Closing the doors in Covid’s wake

David Briggs
Chef Christian Caiazzo is closing Osteria Stellina, ahead of a deepening economic crisis. Two doors down, on Point Reyes Station's main drag, John Hyde is shutting Flower Power.   

Five months have passed since the novel coronavirus upended life in West Marin, and some local businesses are no longer able to hold on. New regulations responding to the pandemic have caused significant financial strain, and for some business owners, safety concerns are paramount. This week, the Light spoke with two neighboring business owners in Point Reyes Station who are closing their doors.

Osteria Stellina

Running a restaurant supplied by local, organic producers is not easy, but Christian Caiazzo was cut out for the task. For 12 years, he helmed Osteria Stellina in the heart of Point Reyes Station, showcasing the finest goods from Marin’s ranchers, cheesemakers, winemakers, vegetable farmers and fishermen. The restaurant’s seasonal menu earned immediate critical acclaim. Yet Christian said the premium he paid for food and other practices, like providing benefits and keeping employees on through the winter, led to tight margins. The pandemic presented an entirely new hardship. When the first shelter order was announced in March, the restaurant closed for four days, and then re-opened for takeout. When allowed, outdoor tables were set up outside. Christian received federal assistance through the paycheck protection program, and around 22 of his 30 staffers, the majority of whom live locally, were able to keep working. His two children, aged 13 and 17, and his wife have all pitched in to make up the difference. After months of perseverance, the decision to close was “devastating,” Christian said. “We are actually doing pretty well right now with the outdoor tables, and people have responded well to takeout. There seems to be even more of a need in the community than usual,” he said. Yet, he explained, “This is what I see as the beginning on a downward bell curve, and I need to get out early on that downward slope because that bottom is coming. I see further closure [orders] in the fall and winter, which is already our slow season. It doesn’t make sense. We don’t have reserves like we normally would from the summer.” He said the hardest part of closing is the strong sense of responsibility he feels to the community, including the producers, customers and the staff he considers family. Christian, who resides in Petaluma, will continue to run Toby’s Coffee Bar, which he also owns. But he is not making his renowned grilled cheese this year at the Point Reyes Farmers Market, though he hopes to do so next year, and his catering business has shuttered for the time being. When asked about his next steps, he said he might explore opening a new, entirely to-go restaurant in Petaluma, where there is heavier traffic. For now, Stellina will be open every day for outdoor dining and takeout through August, serving oysters, salads, grilled cheese sandwiches, fish, pastas, pizzas and a selection of local wines, beer, cider and mead.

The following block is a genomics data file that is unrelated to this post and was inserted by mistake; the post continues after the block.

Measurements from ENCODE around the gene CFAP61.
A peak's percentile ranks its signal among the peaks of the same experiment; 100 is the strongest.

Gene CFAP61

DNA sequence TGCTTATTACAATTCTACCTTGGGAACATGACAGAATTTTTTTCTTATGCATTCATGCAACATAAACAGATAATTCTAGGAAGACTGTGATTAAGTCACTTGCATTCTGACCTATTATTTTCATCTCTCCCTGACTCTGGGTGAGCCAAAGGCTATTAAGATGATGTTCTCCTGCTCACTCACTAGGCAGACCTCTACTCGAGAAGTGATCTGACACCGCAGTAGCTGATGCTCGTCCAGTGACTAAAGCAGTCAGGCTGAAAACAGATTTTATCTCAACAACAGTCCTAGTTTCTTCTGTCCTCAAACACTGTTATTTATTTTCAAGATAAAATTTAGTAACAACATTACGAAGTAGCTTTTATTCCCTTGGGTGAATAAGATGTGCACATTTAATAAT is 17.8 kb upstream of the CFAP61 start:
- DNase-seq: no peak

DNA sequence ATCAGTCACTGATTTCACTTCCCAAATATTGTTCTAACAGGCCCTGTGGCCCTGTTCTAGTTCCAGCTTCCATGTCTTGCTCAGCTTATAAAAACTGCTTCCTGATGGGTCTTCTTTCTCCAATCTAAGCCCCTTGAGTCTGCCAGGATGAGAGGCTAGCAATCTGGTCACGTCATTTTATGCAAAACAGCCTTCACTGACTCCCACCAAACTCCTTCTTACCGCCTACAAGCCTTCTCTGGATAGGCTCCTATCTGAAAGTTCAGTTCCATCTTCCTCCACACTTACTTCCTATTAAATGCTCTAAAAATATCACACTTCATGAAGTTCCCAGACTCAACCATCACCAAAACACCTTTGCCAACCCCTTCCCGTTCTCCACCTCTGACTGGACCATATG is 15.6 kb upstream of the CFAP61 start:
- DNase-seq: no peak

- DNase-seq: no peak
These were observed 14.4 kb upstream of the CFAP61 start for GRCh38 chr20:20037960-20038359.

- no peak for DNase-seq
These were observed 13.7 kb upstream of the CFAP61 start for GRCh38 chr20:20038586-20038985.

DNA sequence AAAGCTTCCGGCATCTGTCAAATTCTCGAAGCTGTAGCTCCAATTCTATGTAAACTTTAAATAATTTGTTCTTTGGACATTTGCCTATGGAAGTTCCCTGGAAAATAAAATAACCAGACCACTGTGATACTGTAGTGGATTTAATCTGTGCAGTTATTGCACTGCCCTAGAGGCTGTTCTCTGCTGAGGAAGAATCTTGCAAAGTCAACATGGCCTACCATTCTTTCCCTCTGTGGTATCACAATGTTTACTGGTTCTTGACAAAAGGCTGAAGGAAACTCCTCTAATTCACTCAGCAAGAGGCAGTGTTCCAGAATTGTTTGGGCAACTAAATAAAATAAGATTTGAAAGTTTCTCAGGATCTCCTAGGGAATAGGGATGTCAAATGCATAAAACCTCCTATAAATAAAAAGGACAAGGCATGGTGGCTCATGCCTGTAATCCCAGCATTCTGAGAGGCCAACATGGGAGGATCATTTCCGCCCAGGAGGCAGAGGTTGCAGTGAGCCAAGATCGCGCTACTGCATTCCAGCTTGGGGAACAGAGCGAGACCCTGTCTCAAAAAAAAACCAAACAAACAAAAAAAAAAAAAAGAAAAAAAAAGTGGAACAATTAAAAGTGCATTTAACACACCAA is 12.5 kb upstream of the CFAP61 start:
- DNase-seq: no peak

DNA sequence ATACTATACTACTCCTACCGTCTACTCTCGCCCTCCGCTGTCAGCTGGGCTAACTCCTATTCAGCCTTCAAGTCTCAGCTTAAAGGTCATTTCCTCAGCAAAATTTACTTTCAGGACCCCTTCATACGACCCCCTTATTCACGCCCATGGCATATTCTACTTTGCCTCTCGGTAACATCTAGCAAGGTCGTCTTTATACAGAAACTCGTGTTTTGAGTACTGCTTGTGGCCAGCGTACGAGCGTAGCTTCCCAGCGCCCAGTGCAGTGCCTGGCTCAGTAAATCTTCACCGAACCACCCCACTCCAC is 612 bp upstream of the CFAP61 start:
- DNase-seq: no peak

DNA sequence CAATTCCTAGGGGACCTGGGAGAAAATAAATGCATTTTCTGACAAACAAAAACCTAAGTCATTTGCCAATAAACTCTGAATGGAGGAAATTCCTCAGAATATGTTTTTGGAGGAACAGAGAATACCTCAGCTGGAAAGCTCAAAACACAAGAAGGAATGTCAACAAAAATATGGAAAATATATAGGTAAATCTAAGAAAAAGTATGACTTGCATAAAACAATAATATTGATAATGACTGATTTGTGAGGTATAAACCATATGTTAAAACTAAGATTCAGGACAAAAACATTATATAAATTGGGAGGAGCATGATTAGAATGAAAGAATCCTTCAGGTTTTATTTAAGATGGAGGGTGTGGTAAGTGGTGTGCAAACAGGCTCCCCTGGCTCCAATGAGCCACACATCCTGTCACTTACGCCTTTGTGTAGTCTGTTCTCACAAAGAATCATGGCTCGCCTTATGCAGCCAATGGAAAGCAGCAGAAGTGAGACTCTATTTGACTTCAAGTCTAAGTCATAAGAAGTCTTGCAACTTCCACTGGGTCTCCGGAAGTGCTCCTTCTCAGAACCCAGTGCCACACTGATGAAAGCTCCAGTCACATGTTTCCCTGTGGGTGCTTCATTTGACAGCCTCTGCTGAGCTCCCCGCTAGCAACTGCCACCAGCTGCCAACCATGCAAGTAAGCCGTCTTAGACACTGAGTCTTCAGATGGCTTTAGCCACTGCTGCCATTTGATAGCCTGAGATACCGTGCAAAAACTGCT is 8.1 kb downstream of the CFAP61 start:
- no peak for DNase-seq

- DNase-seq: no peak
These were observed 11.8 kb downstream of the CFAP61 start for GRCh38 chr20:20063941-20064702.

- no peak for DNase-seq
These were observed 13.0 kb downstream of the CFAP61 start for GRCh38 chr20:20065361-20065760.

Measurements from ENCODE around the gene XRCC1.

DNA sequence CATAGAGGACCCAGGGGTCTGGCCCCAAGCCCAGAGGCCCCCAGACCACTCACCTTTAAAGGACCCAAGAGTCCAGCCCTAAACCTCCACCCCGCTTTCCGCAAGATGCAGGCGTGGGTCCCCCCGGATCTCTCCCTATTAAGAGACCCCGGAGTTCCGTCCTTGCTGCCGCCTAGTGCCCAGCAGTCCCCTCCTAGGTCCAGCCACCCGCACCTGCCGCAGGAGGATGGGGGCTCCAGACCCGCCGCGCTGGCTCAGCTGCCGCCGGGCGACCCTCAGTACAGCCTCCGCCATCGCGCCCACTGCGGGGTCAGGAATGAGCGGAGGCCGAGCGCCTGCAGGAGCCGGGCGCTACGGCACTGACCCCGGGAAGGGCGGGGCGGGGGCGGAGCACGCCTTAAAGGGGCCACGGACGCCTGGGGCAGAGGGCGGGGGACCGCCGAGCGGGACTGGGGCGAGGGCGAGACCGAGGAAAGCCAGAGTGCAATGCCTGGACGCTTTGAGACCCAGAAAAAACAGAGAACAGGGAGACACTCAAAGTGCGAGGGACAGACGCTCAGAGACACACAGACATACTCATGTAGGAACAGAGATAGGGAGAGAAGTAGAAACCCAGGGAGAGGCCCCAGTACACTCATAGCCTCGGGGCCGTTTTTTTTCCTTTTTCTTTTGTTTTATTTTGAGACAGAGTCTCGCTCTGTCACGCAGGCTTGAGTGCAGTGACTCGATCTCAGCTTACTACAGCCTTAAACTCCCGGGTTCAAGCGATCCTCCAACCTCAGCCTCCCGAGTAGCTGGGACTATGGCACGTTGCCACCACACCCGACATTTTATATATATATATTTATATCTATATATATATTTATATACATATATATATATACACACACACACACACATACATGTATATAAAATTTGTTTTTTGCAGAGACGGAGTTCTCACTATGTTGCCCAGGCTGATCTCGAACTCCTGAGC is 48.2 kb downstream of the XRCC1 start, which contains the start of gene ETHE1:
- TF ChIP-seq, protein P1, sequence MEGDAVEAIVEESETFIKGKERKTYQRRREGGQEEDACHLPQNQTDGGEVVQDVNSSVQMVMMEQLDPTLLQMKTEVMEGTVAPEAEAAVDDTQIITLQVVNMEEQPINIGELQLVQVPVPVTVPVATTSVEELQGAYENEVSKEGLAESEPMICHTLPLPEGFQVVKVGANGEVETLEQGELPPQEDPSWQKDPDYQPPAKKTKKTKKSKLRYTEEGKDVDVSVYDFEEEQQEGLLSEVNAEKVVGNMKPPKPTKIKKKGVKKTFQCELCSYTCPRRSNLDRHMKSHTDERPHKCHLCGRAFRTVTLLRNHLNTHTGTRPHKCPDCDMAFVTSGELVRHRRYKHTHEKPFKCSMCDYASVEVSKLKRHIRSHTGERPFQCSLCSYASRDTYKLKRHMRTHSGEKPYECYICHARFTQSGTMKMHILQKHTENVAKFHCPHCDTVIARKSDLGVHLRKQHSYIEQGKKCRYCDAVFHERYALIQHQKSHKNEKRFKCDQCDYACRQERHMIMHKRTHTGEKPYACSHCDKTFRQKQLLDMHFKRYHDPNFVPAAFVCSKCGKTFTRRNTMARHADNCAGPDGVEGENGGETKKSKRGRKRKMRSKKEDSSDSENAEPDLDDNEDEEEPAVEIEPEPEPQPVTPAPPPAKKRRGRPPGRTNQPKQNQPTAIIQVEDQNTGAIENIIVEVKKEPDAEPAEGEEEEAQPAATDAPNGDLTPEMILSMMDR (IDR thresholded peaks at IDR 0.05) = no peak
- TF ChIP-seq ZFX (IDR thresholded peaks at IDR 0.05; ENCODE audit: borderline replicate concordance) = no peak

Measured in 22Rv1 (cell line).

Flower Power

John Hyde, the proprietor of Flower Power for the past 18 years, will close his doors in mid-August after selling off his inventory. John, who is 78 and took up the shop after a long career in advertising, made the decision to shut down as soon as the shelter order was released. “It was a combination of two things,” he said. “I thought the pandemic was going to seriously infringe on my business. And, two, my age: No way did I want to put up with basically risking my life to continue doing business. My personal feeling was that this was very serious, and that has not changed.” John lives in San Rafael now but previously lived in Muir Beach and had fallen in love with Marin’s coast; in 2003, he bought Flower Power, a gift and gardening shop that had been open since 1996, and revamped it. He rented the space from the late Richard Kirschman, who had purchased the building, which had a long history as a bank, in the 1970s; Mr. Kirschman’s widow, Doris Ober, and two other partners remain the building’s owners. Over the years, John has commuted to Point Reyes Station, working five days a week with the help of two part-time employees. Florist Mary Tillbury supplied the store weekly with a vibrant selection of freshly cut flowers that were the centerpiece of the store. John reopened this month to sell what remains: furniture, garden statuary and a whole manner of gifts, including cards, clothing and tabletop items like bowls, vases and candle holders. He will be open from Thursdays through Sundays until he has sold out, or until mid-August. When asked about the number of businesses closing in Point Reyes Station, John was pragmatic. “Point Reyes is a very special place, and it will be okay in the long term,” he said. “I think most [business owners] will stick it out.” John has no plans to retire, and said that even the word scares him. “I will do something. It won’t be retail. It will be something new again,” he said, adding that political consulting was at the top of his list. (He shared a fun fact about his past: He graduated from James Madison High School in 1959 in the same class as Bernie Sanders.) The current political climate is compelling him to action. “Because I was in advertising all those years, I do have a talent in that direction, in marketing and consulting,” he said. “With the turn toward fascism in our country, I feel really pulled toward doing what I can to work against that.”